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Increasing Home Smoking Restrictions Boosts Underserved Moms' Bioverified Quit Success

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Objectives: Standard smoking cessation treatments remain relatively ineffective in vulnerable populations. This study tested whether efforts to restrict residential smoking mediated the counseling treatment - smoking cessation association in a child tobacco smoke exposure (TSE) reduction trial. Methods: Maternal smokers (N = 300) with young children from low-income minority communities were randomized to counseling or standard care control to promote child TSE reduction. Secondary mediation analyses controlled for factors associated with smoking cessation. Results: Counseling group mothers were more likely than controls to increase home smoking restrictions (OR = 1.9, 95% CI 1.1-3.4) and quit smoking (OR = 11.0, 95% CI 6.3-19.2). As hypothesized, increasing home smoking restrictions improved likelihood of bioverified quit status at end of treatment (OR = 2.5, 95% CI 1.1-5.9) and partially mediated the association between counseling intervention and quit status. Conclusions: Results suggest that among maternal smokers known to experience increased challenges to quitting smoking, encouraging efforts to protect children from TSE by increasing home smoking restrictions may be an important counseling intervention element that facilitates smoking cessation.
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Document Type: Research Article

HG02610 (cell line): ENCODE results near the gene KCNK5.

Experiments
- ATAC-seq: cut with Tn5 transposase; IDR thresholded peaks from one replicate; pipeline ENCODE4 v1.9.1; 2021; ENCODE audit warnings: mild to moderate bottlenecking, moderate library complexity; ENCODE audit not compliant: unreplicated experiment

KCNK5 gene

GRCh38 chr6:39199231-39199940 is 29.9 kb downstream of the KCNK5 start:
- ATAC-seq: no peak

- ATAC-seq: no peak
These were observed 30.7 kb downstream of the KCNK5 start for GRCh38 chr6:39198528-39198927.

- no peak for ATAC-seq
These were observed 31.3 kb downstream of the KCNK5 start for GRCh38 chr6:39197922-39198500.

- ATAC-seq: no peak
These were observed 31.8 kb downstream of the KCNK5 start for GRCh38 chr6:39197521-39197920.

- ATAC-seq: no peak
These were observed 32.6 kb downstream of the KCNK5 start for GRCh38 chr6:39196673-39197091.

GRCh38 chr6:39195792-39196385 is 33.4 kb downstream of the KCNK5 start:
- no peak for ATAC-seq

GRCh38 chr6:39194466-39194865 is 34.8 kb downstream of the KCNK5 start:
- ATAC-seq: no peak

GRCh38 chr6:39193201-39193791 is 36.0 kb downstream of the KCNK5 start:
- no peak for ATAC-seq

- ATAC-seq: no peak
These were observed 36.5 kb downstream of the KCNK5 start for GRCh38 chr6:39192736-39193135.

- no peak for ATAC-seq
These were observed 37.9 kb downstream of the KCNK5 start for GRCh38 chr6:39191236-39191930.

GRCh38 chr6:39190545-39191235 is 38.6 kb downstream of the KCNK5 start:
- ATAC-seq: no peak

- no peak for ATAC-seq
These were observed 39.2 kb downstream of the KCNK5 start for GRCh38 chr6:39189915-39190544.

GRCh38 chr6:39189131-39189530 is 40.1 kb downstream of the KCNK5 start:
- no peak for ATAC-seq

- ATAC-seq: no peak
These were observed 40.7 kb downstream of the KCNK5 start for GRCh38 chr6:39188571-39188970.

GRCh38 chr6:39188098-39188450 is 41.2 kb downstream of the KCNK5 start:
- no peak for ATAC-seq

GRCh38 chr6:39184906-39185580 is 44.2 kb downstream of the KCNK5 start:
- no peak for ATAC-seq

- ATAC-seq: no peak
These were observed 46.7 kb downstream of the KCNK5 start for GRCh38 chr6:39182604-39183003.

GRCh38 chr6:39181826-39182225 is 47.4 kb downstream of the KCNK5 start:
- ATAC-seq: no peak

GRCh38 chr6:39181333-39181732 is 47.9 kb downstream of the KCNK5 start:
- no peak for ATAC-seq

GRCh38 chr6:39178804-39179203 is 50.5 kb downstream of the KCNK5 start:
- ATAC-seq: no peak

Affiliations: 1: Professor, Department of Social and Behavioral Sciences, College of Public Health, Temple University, Philadelphia, PA;, Email: [email protected] 2: Assistant Professor, School of Public Health, University of Arizona, Tucson, AZ 3: Graduate Research Assistant, Department of Social and Behavioral Sciences, College of Public Health, Temple University, Philadelphia, PA 4: Professor, School of Nursing and Health Sciences, LaSalle University, Philadelphia, PA

Publication date: January 1, 2019

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  • The American Journal of Health Behavior seeks to improve the quality of life through multidisciplinary health efforts in fostering a better understanding of the multidimensional nature of both individuals and social systems as they relate to health behaviors.

    The Journal aims to provide a comprehensive understanding of the impact of personal attributes, personality characteristics, behavior patterns, social structure, and processes on health maintenance, health restoration, and health improvement; to disseminate knowledge of holistic, multidisciplinary approaches to designing and implementing effective health programs; and to showcase health behavior analysis skills that have been proven to affect health improvement and recovery.

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